Two guys who already have a successful WordPress plugin have created another. They want to launch in two weeks and invited me to be the copywriter/blogger for the effort for an equity ownership in the work. The offer is 10% of net profits.
I know these guys (you may too) and have worked for them in the past on a per article basis. They kept pushing down my fee until I couldn’t go any lower and wouldn’t take on any more work from them.
I like them. I trust them. But they are shrewd businessmen. I believe this project has huge potential and have asked for 24 hrs to consider the offer. QUESTION: Do you think 10% of net profit is fair? They are splitting 70/30 right now and would need to each carve off a piece of their pie to let me in.
Awkward question – if they use Hollywood accounting principles then even if it’s a runaway success it may not earn any profit.
Most big WSOs I’ve seen make a song and dance about how much they’ve spent on copy so at first glance this sounds a bit cheapskate.
Maybe a profit share with a minimum guaranteed with, say, half that paid up front before you put pen to paper and the other half by a specific date? Otherwise you’re putting your time in on-spec in the hope of getting paid anything at all.
Cynthia (with her tech background) can vouch for what I’m about to tell you. The software development world is absolutely littered with the remains of deals just like you described. They might have successful plugins to their credit but you have no idea how well this new plugin will do. I think 10% is a pretty low figure. I agree with what Trevor and Cynthia said about a percentage of gross sales. Like Trevor said, 10% net profits could wind up being 0.
I was hoping you guys had some expertise in app/plugin development financing. Much appreciated. I’ve asked the developers about pay based on gross sales rather than on net profit. I’ve also asked for clear expectations on content production and timing. I’m already buried in work. One more plate to spin and they all may drop.
I actually have quite a bit of experience in software development. I’ve done contract work, developed my own apps (none of which I ever took far enough to sell), and I work as a developer at the day job. I know about fixed bid pricing, time and materials pricing, and equity/sweat equity deals for software development. But I don’t know anything about “app/plugin development financing” as you called it.
Rick: schema is techy stuff. It’s adding formal, behind the scenes, markup on web pages to help search engines understand what the page is about – often used for addresses, recipes and to encourage extra “rich snippets” in the search results. Can sometimes give an edge in the search results.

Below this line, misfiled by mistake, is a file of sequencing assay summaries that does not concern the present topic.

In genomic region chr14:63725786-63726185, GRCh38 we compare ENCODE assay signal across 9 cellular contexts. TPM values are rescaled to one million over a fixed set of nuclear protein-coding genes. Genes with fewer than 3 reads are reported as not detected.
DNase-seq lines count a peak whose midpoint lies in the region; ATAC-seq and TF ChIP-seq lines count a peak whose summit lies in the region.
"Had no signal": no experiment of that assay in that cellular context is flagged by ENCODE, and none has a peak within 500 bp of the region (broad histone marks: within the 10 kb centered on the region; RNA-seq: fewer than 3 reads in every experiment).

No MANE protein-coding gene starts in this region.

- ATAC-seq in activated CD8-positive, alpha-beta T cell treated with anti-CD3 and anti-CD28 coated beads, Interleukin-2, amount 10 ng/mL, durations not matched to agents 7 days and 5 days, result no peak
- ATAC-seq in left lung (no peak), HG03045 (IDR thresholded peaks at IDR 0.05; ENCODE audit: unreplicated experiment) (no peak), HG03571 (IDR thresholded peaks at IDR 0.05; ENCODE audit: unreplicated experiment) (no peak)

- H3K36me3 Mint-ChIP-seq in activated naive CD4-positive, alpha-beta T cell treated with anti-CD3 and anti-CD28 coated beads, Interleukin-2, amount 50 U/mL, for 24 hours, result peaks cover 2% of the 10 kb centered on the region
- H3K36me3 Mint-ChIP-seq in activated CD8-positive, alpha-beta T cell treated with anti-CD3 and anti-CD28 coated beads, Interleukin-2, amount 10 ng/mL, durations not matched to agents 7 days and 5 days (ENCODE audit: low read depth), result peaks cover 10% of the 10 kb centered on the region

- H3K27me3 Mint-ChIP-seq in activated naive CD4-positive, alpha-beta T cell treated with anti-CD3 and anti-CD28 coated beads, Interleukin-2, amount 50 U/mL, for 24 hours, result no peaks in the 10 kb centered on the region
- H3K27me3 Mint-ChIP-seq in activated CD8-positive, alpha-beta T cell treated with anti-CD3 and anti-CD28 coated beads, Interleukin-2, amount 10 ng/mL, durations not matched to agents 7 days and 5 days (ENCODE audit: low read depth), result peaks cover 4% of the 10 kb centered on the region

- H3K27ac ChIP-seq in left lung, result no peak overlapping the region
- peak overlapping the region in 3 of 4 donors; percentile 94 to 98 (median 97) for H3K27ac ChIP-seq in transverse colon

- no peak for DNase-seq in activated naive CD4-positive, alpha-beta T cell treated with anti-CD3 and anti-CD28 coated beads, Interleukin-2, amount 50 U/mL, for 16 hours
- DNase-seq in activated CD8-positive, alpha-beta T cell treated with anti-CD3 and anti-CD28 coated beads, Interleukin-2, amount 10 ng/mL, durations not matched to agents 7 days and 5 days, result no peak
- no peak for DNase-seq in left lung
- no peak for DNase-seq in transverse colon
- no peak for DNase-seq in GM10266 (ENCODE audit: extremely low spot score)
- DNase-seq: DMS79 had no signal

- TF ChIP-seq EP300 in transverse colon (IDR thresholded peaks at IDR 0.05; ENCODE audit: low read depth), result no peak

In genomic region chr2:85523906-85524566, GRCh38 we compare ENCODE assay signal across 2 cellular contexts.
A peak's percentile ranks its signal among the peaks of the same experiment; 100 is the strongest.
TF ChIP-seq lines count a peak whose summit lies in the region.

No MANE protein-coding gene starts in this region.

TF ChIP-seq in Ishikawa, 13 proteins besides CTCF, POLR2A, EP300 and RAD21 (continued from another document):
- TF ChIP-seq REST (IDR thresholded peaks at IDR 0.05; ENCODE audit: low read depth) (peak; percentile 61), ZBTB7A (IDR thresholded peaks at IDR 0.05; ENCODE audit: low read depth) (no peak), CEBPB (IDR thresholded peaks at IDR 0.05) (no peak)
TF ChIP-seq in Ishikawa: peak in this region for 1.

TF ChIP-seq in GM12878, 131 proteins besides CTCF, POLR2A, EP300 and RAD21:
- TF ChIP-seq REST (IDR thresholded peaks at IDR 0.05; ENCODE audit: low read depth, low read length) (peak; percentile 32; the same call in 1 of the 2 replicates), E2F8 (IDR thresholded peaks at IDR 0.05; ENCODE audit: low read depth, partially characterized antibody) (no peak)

It’s twitchy in how it’s presented – a bit like getting a “bold” section wrong except you’d spot that. Because schema is behind the scenes and life’s too short to run it against checkers for every page, getting it wrong can do more harm than good.
So a simple way to add it correctly could be useful but the copy will need to do a much better job than I’ve just done of convincing why you’d need it
I half-heartedly use it on one site I look after and haven’t noticed much difference but that’s often the case in a competitive niche.
Being in software development for many years, I’m not afraid of “techie.” The word “schema” has a very specific meaning in database design and development. However, there was no copy on that and it gave me no compelling reason to research it. Based on what you wrote, it looks like the results are somewhat iffy. I probably won’t spent any time pursuing it unless Don gives me some compelling reasons to look at it.
Schema allows you to get more bang for your content buck. It provides an SEO benefit by helping the search engines know what you’re about and how to display your work. If SEO and search display aren’t important to you, don’t worry about using schema.
Most of my sites and the sites I work on I don’t use Schema markup. I’ve used it on a couple of sites in the travel niche and not noticed any real difference but that niche does tend to suffer from Google’s regular upheavals in the results for reasons probably related to their advertising income.
Personally I think the most on site bang for the buck is from regular stuff like headlines, meta description (when Google doesn’t ignore it) plus good content.
Of course, a compelling sales letter could help sway that opinion, always assuming it wasn’t similar to the “rank a video for a phrase that even your computer illiterate granny could rank in 10 minutes” style of copy 🙂